|“||You know, a town with money is a little like the mule with a spinning wheel. No-one knows how he got it and dang, does he know how to use it.||„|
|~ Lyle Lanley's first line.|
|“||Well, sir, there's nothing on earth, like a genuine, bona fide, electrified, six-car monorail!||„|
|~ Lyle starting his song and charming the crowd|
|“||North Haverbrook; where have I heard that name before? Oh no... OH NO!!||„|
|~ Lyle realizing his comeuppance.|
Lyle Lanley is the main antagonist of The Simpsons episode "Marge vs the Monorail". He is a con artist who sells expensive, but purposefully low-quality monorails to towns who have a lot of money.
Lyle wears something resembling a 1920s-barbershop outfit. He wears beige pants, a beige vest with a red jacket and a red bow tie. He wears a brown hat with a red band and he has blond, curled hair. He also has noticeable smile-wrinkles.
Lyle is very charismatic, cunning, smart-spoken and also comedic at times. He can easily grab everyone's attention and is a great showman. He can easily get people to like him. He has his own way of manipulating everyone into believing him. Lyle is good at avoiding questions by flattering the asker and distracting them. Underneath he is actually an egotistical, scheming and greedy person, who doesn't care if people die because of him.
When Mr. Burns was forced to pay 3 million dollars to Springfield, the town held a meeting to determine what the money should be spent on. Lyle appears and states he has a great idea, but then stops himself and states it would probably be better for Shelbyville. Since this is Springfield's rival town, everyone assures him that it'll be good for them. So he presents them with the monorail plan he has. He tells everyone that every great town has one and that he has sold many to other towns. They cost a lot of money but he is charismatic enough to convince everyone they are a good investment. Lyle starts to sing a musical number explaining all the benefits of the monorail. Near the end, everyone tunes in and they all finish singing together.
The next day, Lyle shows up at school and lets the kids ask questions about the monorail. Lisa confronts him about why their small town would even need it and is suspicious. But he replies that only someone as smart as she would understand the answer anyway and no-one else would, which flatters and distracts Lisa, from the fact that he didn't answer her question. He also has a commercial on TV where he speaks to lazy couch-potatoes and suggests they try out monorail conducting. During the meeting for the latter, he nonchalantly asks all investigative reporters to leave. For the rest of the introductory course, he teaches them next to nothing and then randomly assigns Homer to be a conductor, not caring about how unqualified he is.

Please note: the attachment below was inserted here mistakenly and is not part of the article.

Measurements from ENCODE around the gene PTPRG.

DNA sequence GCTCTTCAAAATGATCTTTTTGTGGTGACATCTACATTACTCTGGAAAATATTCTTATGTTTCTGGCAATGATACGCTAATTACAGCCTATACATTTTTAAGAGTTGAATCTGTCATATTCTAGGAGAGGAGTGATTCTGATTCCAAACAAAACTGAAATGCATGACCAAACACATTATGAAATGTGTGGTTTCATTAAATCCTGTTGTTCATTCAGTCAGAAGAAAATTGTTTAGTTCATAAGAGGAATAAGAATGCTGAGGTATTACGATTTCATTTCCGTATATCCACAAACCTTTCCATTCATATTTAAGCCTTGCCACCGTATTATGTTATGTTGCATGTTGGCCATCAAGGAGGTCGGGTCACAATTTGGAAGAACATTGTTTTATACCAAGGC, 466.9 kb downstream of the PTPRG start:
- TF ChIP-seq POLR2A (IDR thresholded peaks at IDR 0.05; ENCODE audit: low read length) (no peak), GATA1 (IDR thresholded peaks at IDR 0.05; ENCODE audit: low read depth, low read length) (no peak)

When Marge finds an opposed family in the monorail, she checks by his trailer. She enters and finds his notebook, where he doodled a picture of him flying to Tahiti with all the money. It also shows a drawing of him with money and people on a burning monorail. Lyle then catches her and asks her what she saw. She acts clueless and leaves. Lyle talks to himself about why he always leaves it lying around. Marge decides to visit one of the towns he sold a monorail to and finds it to be desolated and run down. People seem traumatized by the mention of the monorail. The builder hired by Lanley then informs her that it crashed and the passengers died. He also reveals that Lyle cut corners everywhere and it was already built in a horrible condition.
On the day of the maiden voyage, the entire town is excited. Lisa sees Lanley leaving in a car with suitcases filled to the brim with cash. She asks if he'll ride the monorail with them. But he states he's in a hurry which confuses Lisa since the ride only takes a minute. He nervously replies, his plane leaves in less than one and drives away. The monorail accident is luckily averted however through a convenient eclipse since it is solar-powered. Meanwhile, he sits in his plane, where the speaker mentions a short landing in one of Lanleys' previous cities. Lyle reflects shortly about where he heard that name before when it hits him and he is terrified. An angry mob rushes the plane and they attack him with torches, bats, pipes, scythes, chains, and pitchforks. The entire plane shakes, as they presumably beat him to death and he screams in pain.